Monitoring of metabolic parameters of mammal cells cultures in microfluidic devices using integrated optical chemical sensors
May 7-10, 2017
Optical chemical sensors are well established in the chemical industry, life science, biotechnology and research laboratories. They are operate non-invasive, do not need any reference elements and can be read-out via contactless measurement. Moreover, it is possible to miniaturize and integrate them into microfluidic systems. Due to their simple composition, optical sensors can be produced at low price and therefore represent a good alternative compared to electrochemical sensors for their application in disposable microfluidics. The various possibilities of integrated optical oxygen sensors have already shown their potential in different microfluidic applications . However, monitoring of further metabolic parameters is important for a better understanding of biological processes. Therefore, our group develops, next to oxygen sensors, also optical sensors for monitoring pH, glucose, CO2, ammonia and various ions. Still, integration in a Lab-on-a-chip format is a challenging task due to the state-of-the-art performances in terms of signal brightness, response times, optoelectronic read-out systems, fabrication and integration.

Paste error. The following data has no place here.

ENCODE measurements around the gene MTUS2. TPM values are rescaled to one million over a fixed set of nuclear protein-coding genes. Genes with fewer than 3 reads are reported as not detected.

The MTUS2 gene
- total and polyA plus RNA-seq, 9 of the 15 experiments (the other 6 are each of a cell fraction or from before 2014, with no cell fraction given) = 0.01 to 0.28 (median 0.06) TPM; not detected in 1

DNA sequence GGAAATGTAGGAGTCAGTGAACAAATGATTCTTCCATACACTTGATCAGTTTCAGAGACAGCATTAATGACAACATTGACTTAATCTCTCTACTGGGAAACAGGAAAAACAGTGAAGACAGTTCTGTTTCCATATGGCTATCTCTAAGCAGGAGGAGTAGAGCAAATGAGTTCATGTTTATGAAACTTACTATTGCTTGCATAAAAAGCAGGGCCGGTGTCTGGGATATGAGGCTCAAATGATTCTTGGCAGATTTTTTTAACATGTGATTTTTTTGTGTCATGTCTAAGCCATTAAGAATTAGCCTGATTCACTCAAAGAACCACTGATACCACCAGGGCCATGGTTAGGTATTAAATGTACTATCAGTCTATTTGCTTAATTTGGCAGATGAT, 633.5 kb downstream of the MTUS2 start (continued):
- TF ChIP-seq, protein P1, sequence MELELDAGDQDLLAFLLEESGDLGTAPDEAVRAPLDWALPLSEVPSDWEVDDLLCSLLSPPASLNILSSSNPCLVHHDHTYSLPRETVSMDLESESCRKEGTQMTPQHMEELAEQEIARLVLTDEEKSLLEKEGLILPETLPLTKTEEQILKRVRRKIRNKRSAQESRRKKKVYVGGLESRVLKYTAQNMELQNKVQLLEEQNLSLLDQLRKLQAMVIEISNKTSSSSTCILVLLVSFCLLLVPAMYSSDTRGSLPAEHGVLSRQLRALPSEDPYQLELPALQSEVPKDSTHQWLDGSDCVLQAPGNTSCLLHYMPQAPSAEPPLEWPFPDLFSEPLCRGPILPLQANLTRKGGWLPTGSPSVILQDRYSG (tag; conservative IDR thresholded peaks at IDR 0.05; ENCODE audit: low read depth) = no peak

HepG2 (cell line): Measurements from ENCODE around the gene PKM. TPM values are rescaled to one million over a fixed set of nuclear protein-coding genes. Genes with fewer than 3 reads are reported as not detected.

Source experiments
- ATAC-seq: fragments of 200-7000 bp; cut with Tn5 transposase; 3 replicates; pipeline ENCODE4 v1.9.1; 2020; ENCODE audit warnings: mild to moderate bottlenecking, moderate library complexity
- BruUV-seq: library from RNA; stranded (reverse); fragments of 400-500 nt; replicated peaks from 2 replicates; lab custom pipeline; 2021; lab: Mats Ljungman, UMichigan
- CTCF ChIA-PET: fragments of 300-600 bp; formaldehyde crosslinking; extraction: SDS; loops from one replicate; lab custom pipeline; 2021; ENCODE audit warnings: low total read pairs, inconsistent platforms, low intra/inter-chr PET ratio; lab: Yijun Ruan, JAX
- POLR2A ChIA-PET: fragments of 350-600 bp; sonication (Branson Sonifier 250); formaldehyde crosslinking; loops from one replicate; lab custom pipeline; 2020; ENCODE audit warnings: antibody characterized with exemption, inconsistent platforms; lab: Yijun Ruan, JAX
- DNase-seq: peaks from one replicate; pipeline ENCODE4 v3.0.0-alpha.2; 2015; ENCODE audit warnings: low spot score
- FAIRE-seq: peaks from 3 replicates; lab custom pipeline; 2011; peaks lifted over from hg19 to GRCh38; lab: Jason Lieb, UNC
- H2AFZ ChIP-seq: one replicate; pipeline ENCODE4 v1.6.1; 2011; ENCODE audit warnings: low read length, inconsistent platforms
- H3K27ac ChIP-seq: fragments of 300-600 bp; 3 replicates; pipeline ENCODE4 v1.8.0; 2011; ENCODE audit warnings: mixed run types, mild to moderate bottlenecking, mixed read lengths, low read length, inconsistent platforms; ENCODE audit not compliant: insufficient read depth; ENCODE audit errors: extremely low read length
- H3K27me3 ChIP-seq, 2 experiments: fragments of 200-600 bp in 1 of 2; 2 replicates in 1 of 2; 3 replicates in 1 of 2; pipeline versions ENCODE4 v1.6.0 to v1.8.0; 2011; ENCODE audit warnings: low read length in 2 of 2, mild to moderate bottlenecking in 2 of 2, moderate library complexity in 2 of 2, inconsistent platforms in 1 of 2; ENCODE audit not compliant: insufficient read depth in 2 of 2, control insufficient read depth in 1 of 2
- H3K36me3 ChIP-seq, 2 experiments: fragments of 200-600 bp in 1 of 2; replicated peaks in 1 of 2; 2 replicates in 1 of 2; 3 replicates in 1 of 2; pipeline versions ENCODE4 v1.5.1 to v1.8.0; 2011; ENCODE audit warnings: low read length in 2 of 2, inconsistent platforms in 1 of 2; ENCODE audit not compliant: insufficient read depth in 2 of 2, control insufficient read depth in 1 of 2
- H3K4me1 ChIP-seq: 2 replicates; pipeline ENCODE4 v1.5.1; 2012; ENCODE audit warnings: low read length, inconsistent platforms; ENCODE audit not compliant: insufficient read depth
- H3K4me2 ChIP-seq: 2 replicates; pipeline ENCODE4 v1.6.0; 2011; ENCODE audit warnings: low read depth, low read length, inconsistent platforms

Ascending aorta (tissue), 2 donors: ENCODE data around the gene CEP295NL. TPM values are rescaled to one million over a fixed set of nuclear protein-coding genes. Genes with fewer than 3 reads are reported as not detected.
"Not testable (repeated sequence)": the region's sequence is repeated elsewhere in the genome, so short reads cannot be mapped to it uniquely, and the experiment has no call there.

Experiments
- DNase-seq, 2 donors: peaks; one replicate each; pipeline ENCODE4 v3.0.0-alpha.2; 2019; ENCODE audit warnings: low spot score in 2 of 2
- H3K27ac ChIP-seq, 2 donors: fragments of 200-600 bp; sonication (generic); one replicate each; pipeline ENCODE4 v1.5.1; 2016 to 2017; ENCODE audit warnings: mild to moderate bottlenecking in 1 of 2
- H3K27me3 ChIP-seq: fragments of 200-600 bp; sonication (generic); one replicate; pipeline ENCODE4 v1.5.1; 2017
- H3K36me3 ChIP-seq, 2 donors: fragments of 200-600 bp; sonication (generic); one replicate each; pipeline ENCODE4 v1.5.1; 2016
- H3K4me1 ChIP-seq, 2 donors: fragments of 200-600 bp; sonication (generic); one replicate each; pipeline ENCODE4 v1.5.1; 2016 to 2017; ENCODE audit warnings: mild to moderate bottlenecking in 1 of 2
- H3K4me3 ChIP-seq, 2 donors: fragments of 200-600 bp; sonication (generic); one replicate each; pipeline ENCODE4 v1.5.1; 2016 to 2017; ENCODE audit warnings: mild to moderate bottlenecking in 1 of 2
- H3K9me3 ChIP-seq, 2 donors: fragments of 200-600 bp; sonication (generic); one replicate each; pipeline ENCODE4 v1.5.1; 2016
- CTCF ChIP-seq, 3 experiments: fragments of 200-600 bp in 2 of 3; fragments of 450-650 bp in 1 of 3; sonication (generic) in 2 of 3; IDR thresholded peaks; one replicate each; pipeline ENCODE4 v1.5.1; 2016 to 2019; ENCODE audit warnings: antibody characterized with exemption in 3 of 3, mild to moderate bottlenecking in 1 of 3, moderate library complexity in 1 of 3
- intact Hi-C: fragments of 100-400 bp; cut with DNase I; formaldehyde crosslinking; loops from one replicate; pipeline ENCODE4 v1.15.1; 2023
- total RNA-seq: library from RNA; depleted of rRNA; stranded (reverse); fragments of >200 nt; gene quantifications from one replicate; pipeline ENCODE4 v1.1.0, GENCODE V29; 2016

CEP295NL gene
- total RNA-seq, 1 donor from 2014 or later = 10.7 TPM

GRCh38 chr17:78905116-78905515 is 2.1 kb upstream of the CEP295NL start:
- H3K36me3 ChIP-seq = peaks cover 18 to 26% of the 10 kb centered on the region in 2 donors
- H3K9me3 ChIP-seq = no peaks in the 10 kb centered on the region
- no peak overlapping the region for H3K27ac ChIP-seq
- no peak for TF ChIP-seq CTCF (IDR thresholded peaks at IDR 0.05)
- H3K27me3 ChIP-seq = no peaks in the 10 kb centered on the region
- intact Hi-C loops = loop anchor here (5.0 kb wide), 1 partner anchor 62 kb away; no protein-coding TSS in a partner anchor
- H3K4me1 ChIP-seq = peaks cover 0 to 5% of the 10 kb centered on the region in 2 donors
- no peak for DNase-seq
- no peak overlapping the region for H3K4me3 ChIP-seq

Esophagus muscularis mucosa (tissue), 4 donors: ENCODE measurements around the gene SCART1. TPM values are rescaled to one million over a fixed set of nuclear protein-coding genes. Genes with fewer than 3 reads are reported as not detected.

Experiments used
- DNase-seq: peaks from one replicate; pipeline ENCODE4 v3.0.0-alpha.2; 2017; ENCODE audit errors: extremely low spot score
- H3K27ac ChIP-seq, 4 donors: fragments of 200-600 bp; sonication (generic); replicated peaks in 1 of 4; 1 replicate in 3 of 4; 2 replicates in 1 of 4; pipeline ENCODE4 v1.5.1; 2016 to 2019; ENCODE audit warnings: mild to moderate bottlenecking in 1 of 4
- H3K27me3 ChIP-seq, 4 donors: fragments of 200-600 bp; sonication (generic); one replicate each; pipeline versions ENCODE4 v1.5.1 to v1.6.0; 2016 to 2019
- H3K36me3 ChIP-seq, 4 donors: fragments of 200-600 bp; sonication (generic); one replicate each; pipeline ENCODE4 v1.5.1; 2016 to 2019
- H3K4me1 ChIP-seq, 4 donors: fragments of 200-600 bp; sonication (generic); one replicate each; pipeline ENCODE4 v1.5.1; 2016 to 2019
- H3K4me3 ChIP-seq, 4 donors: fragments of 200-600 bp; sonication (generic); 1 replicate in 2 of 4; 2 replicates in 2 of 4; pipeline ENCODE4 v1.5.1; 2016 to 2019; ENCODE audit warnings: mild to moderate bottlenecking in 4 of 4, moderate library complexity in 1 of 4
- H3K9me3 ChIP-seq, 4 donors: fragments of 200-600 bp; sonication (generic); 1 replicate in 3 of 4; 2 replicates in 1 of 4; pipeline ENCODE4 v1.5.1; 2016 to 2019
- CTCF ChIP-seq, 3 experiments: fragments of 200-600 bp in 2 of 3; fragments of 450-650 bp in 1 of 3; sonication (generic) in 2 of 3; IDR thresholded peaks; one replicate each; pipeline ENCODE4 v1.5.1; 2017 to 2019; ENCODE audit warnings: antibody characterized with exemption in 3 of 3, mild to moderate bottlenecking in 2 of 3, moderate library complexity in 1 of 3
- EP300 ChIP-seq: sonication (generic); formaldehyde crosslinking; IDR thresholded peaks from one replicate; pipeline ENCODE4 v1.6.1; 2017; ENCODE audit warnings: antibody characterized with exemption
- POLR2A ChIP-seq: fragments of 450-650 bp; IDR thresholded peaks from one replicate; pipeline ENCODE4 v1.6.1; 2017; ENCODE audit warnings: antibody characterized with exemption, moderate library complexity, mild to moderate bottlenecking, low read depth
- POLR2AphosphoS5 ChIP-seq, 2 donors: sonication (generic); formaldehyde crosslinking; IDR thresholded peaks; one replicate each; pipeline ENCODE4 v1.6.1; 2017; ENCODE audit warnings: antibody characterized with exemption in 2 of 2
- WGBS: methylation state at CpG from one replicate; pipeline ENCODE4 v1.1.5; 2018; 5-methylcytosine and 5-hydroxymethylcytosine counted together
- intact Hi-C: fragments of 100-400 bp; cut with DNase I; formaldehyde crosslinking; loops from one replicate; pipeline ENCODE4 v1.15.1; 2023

Please click Additional Files below to see the full abstract
Bernhard Mueller, Philipp Sulzer, Martin Strobl, Torsten Mayr, Helene Zirath, Mario Rothbauer, and Peter Ertl, "Monitoring of metabolic parameters of mammal cells cultures in microfluidic devices using integrated optical chemical sensors" in "Single-use Technologies II: Bridging Polymer Science to Biotechnology Applications", kta Mahajan (Genentech, Inc., USA) Gary Lye (University College London, UK) Regine Eibl-Schindler (Zurich University of Applied Science, Switzerland) Eds, ECI Symposium Series, (2017). http://dc.engconfintl.org/biopoly_ii/26
This document is currently not available here.